PNC Foundation is supporting Thaddeus Stevens College Foundation’s efforts to put low-income adults from Black and brown communities in Lancaster to work.
A grant of $112,500 from PNC will be used to expand education and training opportunities within the College’s Workforce and Economic Development Center (WEDC), the college said.
“Specifically, this grant will offer direct, short-term educational services through our WEDC to 14 low-income adults from Black and Brown communities who are unemployed or under-employed,” said Pedro Rivera, president of Thaddeus Stevens College of Technology (TSCT). “After completing our short-term training program, these individuals will be prepared for entry level jobs in the building trades, welding, and building maintenance and repair.”
Historically, he said, the college’s short-term programs have a placement rate of 96%.
“We are confident that this funding will support more Lancaster residents in increasing their employability skills and obtaining full-time jobs. But it won’t stop there,” Rivera said. “PNC’s grant will also help create lifelong economic prosperity as our students accept family-sustaining jobs, purchase homes, build wealth, and contribute to our collective community.”
The poverty rate in Lancaster is 26.5%, a higher-than-average percentage of residents living below the poverty line compared to the rest of Pennsylvania, Rivera said. Data show that low-income students are five times more likely to drop out of high school than those who are high-income, resulting in long-term effects on their ability to enter and succeed in postsecondary education.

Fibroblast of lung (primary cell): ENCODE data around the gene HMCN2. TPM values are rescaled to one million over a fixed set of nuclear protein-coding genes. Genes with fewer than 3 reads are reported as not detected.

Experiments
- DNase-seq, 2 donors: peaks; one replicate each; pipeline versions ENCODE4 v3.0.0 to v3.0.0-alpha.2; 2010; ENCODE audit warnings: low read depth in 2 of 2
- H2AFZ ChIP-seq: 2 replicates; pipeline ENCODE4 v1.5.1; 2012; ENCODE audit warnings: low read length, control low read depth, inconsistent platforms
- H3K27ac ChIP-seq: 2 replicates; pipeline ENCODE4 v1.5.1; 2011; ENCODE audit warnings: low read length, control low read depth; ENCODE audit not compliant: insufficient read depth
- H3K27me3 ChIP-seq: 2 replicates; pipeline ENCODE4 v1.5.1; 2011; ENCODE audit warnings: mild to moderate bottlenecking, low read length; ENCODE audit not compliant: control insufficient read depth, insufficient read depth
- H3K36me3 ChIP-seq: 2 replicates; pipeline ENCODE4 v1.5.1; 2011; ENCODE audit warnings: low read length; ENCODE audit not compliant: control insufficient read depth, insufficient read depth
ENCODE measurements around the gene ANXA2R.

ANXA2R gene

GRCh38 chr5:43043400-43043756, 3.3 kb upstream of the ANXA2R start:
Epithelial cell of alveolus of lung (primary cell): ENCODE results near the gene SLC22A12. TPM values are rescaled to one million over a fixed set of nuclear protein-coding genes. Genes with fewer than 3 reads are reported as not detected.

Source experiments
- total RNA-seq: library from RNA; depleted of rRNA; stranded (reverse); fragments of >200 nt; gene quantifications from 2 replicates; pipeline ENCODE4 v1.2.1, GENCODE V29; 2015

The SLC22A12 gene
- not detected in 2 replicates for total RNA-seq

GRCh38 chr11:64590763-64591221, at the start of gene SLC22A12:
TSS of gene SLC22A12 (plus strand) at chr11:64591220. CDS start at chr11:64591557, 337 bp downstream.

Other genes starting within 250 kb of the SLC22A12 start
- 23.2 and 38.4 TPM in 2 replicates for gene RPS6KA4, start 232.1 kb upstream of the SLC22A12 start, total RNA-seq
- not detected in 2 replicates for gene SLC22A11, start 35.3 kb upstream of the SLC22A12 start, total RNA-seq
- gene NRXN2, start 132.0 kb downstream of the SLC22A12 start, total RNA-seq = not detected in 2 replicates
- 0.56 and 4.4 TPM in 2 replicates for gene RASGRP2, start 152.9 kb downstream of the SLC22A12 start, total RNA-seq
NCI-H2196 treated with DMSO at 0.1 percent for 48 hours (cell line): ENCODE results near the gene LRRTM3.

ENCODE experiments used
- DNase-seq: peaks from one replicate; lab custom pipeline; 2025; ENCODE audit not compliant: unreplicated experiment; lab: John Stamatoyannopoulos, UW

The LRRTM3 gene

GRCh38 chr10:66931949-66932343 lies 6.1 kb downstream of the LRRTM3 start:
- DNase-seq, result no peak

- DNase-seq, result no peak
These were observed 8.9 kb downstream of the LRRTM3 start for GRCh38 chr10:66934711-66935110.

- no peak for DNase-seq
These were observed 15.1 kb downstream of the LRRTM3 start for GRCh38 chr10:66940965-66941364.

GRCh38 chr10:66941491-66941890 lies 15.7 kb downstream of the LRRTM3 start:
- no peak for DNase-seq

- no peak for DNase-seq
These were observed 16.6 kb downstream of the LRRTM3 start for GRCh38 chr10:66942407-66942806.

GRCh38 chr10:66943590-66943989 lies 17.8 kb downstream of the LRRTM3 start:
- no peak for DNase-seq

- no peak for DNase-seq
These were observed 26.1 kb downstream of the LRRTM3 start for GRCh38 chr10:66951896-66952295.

“PNC and Thaddeus Stevens aim to help eliminate some of the barriers that are sustaining this gap by offering viable solutions for the thousands of individuals locally that need training for living wage jobs.” he said.
“To help build employability skills, we need to offer a holistic approach for those who identify as low income, unemployed, or underemployed,” he said. “Wrap-around student support is a proven practice for removing barriers that low-to-moderate-income adults often face in accessing workforce skill development. Many students often need financial support to cover costs associated with tuition, tools, and safety gear.”
They often also need help with transportation, food, work-safe clothing, and childcare, Rivera said. A large part of this grant will help address these critical – yet often unmet – needs that can be tremendous barriers to the success of the students.
This grant will also focus on meeting supplementary needs through community partnerships with numerous other local non-profit organizations.
For the past three years, TSCT has coordinated three highly successful, short-term training programs: Production Welding, Commercial and Industrial, and Facilities Maintenance. In the past two years, 52 adults received tuition-free training in Facilities Maintenance, and nearly all of them are now working full-time for dozens of employers in the field, Rivera said.
“I’m incredibly grateful for the opportunities that PNC has created and will continue to create for our students and their families, and I’m inspired by the ways in which this funding will impact and positively change lives in our community for years to come,” he said.